Tribal nation chairman urges North Dakota Legislature to work out differences between tribes, state

Mandan, Hidatsa and Arikara Nation's Mark Fox asked for the entities to work together for the betterment of tribal nations and North Dakota.

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Mark Fox (left), chairman of the Mandan, Hidatsa and Arikara Nation, addressed lawmakers and Gov. Doug Burgum and first lady Kathryn Burgum (right) on Tuesday, Jan. 5, the first day of the new North Dakota Legislative session. Michelle Griffith / The Forum

BISMARCK — On the first day of the new North Dakota legislative session, Mandan, Hidatsa and Arikara Nation Chairman Mark Fox walked lawmakers through the tribal nation's history and urged both entities to work together.

Fox's message on Tuesday, Jan. 5, was primarily one of unity, and began with a traditional group prayer and ceremony, where many of the lawmakers had their hands on their hearts.

Fox highlighted how COVID-19 has affected the tribe and said that many people, both old and young, have died from the coronavirus. Standing on the House floor in the Capitol in Bismarck, Fox urged lawmakers to keep pushing to maintain COVID-19 mitigation strategies, including a mask mandate, as the state's decisions impact the five tribal nations in North Dakota.

"We're so heavily intertwined with the state that anything the state does directly impacts us on Indian reservations," Fox said to the representatives. "...Your mitigation policies, if you alleviate those or don't utilize those, we suffer as well."

On Monday, Jan. 4, Gov. Doug Burgum announced he was lowering the state's COVID-19 risk level, which will allow for more patrons to visit bars and restaurants starting at 8 a.m. Friday, Jan. 8.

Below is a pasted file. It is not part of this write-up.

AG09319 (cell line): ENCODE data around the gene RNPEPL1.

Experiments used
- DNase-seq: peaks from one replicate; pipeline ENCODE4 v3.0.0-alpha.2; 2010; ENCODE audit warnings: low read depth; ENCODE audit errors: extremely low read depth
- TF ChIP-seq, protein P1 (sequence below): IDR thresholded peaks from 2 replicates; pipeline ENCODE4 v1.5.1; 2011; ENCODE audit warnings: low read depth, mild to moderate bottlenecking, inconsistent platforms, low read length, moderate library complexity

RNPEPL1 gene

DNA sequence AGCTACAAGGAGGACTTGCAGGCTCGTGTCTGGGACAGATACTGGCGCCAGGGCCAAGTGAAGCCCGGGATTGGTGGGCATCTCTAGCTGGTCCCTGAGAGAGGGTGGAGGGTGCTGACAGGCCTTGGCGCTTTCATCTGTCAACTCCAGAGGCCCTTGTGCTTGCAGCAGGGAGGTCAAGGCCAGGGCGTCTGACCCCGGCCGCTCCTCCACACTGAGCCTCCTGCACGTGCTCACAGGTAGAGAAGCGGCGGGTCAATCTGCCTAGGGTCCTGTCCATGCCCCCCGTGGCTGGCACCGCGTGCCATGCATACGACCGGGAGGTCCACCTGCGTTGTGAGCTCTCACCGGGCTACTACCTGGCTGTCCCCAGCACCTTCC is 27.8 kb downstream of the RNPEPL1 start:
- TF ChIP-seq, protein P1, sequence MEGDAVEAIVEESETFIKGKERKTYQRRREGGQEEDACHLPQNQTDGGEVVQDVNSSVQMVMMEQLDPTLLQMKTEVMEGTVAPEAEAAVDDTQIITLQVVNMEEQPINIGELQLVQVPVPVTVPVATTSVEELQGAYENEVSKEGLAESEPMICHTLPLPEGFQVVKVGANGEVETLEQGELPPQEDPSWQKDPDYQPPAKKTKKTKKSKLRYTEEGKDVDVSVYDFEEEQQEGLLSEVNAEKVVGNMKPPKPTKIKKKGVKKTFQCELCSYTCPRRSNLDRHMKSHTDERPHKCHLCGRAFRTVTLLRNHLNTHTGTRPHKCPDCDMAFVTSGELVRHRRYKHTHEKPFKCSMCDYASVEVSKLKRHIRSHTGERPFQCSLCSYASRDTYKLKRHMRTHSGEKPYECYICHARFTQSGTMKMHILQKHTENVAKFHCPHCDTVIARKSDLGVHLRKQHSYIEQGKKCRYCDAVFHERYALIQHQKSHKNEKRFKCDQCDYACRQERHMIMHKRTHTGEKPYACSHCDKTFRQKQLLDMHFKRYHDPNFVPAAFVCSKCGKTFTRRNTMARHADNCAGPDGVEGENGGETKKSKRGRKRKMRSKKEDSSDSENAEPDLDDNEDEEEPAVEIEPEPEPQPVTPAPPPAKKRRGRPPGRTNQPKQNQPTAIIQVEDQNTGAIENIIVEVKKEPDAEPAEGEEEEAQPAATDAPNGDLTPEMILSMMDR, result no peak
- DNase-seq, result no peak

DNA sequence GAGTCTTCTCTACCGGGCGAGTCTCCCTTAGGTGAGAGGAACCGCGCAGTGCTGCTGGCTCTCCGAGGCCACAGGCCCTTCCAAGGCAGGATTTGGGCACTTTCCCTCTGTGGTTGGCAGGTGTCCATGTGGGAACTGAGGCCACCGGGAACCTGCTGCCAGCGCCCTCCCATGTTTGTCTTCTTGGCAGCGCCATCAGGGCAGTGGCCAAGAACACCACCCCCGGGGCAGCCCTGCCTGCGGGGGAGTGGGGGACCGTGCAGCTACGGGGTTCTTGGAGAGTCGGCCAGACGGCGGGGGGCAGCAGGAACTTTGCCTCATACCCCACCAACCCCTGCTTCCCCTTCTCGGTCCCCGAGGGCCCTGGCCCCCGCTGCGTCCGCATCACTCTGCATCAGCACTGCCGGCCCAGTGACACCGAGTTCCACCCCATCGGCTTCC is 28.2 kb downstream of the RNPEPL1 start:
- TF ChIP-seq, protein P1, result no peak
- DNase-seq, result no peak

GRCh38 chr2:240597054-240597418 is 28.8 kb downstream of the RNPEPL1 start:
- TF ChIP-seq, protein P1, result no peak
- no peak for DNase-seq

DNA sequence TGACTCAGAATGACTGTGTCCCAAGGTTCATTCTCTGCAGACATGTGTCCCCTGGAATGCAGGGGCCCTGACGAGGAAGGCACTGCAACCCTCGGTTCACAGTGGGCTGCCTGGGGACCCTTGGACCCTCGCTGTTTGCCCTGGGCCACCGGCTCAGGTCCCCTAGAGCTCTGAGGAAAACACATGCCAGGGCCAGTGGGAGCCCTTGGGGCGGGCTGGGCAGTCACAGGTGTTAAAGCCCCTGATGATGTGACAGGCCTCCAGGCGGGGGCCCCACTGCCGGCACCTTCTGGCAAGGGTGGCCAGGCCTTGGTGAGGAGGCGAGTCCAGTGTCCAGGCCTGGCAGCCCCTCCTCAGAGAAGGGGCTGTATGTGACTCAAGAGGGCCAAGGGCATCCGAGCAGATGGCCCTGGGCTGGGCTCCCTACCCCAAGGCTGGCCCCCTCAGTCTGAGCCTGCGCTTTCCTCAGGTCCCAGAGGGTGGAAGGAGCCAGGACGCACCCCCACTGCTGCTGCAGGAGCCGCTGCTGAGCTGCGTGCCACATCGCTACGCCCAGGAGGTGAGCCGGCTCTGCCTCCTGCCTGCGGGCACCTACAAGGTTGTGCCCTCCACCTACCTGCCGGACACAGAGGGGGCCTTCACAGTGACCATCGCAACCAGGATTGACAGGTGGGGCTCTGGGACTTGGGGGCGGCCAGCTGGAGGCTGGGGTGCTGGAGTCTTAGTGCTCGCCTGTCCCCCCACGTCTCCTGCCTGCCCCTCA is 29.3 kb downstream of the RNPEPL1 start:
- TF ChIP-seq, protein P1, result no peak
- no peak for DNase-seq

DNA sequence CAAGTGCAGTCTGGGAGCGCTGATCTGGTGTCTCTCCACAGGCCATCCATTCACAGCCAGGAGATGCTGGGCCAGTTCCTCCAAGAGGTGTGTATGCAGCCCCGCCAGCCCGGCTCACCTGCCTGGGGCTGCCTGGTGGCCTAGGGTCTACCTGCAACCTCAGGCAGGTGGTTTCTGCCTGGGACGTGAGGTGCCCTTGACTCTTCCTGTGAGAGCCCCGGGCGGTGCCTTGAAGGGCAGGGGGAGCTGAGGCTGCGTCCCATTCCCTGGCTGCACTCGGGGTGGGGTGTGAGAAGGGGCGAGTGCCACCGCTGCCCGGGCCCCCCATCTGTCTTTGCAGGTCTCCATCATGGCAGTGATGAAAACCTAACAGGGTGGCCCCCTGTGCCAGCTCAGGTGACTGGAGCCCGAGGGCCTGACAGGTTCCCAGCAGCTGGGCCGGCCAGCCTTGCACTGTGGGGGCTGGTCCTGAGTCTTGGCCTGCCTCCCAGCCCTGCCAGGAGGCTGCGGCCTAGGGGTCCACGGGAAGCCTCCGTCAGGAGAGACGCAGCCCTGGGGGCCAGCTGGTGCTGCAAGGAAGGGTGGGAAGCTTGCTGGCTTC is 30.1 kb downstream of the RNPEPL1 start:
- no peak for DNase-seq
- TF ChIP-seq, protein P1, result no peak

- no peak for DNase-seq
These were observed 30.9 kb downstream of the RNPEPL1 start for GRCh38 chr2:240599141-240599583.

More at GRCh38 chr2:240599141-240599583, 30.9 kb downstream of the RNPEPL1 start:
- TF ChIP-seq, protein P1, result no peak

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Addressing a room filled primarily with white people, Fox said it was time to put in more efforts to overcome racism. He said the 2020 presidential election further emphasized the divide that exists among many people, but now is the time to work together to end racism.

"Racism is an ugly word, but it exists. Make no doubt in your mind," Fox said.

Gov. Doug Burgum and first lady Kathryn Burgum were in attendance for Fox's speech, as well as Fox's young son Eli, with whom the tribal chairman posed after his speech.

"We first have to understand that we are different, Native and non-Native people are different," Fox said. "But respect those differences."

Readers can reach Forum reporter Michelle Griffith, a Report for America corps member, at

Michelle (she/her, English speaker) is a Bismarck-based journalist for The Forum of Fargo-Moorhead and Report for America, a national service organization that places journalists in local newsrooms to report on under-covered topics and communities.
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